The Northside Artlets are outlets for art, and serve as public spaces for the creation of art. Designed and built to nurture social, cultural, and physical connections to place, embedding art in daily ritual to evoke community memory, tradition, and meaning. Conceived by the Northside Voyagers during the 2014 master planning process led by Art-Force, the Artlets were designed by Spartanburg Artist, Eli Blasko. The Northside Artlets were built by Blasko, four Apprentices receiving NCCER Certification through Spartanburg Community College, and Northside residents. The Northside Artlets provided workforce training, skills, and jobs for apprentices, renewed focus and access for cultural exchange in the Northside neighborhood, and provided direct collaboration with a professional artist.

Jennifer Evins, President and CEO hopes that “by providing a unique place with free daily access to the residents and visitors of the Northside, these Artlets will help to increase the vibrancy of the neighborhood and attract new residents and businesses to this developing community. The arts are known to make neighborhoods livable and express the unique culture of residents.” Northside has a long history of excellence in the visual and performing arts and is home to Spartanburg’s music legend Pink Anderson, Visual Artist and Educator Winston Wingo and many others.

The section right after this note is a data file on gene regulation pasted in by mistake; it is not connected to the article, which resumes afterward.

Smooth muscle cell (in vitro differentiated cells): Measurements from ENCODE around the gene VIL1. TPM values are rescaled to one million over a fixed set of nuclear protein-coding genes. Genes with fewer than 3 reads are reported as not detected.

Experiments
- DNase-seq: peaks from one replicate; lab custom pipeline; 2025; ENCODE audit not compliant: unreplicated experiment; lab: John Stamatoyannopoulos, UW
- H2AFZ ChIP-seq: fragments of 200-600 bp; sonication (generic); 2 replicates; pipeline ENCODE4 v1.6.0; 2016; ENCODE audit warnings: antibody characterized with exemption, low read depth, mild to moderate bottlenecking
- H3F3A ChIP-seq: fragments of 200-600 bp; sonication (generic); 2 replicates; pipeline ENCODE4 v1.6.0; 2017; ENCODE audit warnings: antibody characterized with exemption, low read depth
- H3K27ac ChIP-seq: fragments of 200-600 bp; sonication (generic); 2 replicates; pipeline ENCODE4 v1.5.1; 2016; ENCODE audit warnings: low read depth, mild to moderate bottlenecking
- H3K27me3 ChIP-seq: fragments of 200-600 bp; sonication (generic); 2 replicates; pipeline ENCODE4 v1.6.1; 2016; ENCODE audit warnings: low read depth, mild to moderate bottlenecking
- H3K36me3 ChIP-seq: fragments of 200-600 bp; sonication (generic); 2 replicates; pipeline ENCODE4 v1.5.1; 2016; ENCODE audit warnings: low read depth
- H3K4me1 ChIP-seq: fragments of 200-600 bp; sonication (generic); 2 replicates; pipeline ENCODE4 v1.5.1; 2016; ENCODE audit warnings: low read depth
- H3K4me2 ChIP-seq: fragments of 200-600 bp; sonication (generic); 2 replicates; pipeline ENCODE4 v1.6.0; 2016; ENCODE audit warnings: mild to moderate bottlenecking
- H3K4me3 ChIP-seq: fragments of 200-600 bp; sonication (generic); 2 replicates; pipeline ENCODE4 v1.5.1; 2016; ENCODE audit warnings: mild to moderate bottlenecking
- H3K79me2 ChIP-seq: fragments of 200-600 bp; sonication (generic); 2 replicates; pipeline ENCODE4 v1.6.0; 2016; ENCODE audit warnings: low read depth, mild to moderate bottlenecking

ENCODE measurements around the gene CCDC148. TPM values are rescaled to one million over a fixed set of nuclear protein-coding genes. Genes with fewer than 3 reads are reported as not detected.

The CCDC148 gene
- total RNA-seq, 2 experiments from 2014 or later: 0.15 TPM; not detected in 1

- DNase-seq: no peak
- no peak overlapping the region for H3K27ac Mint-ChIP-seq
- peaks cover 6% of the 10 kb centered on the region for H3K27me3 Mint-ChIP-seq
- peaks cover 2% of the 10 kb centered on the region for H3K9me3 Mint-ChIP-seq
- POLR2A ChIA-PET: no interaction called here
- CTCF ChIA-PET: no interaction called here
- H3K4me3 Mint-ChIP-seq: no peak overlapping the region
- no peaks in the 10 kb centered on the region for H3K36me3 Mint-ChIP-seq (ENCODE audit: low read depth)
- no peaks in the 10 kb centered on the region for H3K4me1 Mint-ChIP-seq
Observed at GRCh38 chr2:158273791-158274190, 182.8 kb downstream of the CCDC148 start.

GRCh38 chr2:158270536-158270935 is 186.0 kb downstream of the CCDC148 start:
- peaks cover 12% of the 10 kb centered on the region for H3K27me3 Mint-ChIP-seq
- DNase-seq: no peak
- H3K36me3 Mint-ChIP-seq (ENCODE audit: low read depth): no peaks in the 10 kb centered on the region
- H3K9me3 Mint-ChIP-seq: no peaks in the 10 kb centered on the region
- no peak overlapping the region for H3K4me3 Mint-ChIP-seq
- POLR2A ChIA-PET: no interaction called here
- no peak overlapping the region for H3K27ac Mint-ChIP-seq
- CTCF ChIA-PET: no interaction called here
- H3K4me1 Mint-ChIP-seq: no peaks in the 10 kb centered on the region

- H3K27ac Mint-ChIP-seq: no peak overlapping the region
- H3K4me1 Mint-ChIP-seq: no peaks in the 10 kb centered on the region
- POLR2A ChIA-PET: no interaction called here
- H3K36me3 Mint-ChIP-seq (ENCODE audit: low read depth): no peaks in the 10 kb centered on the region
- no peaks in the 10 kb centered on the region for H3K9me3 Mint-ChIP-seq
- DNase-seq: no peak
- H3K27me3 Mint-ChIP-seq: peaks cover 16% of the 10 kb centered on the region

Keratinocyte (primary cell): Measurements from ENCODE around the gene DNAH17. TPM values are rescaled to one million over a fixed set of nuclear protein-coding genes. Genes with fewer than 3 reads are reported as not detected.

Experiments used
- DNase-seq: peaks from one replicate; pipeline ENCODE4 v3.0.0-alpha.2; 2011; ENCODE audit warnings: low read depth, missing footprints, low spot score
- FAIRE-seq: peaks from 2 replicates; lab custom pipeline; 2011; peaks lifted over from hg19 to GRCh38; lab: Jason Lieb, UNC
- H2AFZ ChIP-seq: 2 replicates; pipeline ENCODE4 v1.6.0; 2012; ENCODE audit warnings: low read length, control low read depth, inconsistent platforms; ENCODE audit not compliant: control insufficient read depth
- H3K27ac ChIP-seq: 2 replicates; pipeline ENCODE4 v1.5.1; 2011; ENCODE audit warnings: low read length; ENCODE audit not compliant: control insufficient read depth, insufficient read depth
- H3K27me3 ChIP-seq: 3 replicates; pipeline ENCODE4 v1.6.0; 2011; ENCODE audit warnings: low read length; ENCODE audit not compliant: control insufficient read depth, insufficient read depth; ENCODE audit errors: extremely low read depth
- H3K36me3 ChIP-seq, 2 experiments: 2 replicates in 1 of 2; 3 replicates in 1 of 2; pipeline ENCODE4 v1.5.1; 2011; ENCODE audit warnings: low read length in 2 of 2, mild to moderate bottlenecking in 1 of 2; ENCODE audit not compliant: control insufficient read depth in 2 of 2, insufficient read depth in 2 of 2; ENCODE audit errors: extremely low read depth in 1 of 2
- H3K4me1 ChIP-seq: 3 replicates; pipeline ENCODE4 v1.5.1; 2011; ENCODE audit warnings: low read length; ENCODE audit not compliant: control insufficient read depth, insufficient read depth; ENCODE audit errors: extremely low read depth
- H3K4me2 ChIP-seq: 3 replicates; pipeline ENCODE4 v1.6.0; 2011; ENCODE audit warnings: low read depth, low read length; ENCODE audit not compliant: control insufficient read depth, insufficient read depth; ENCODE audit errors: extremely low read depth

The Artlets were made possible by a design grant from the National Endowment for the Arts to support the design, fabrication, and installation. The result is a resident-inspired cultural destination capturing and extending the history and unique identity of the Northside.

While the project is being led by Chapman Cultural Center, critical partners include Artlet Artist Eli Blasko, Project Director Janet Kagan with Art-Force, the Northside Neighborhood Association as well as contributions from:

Northside Development Group
The Northside Voyagers
Spartanburg Community College Corporate + Community Education
Spartanburg Housing Authority Youth Build Program
Leadership Spartanburg Alumni Association Led by Crystal Pace
Stephen M Poole Builders Inc
Northside Neighborhood Association
Eagle Metals Manufacturing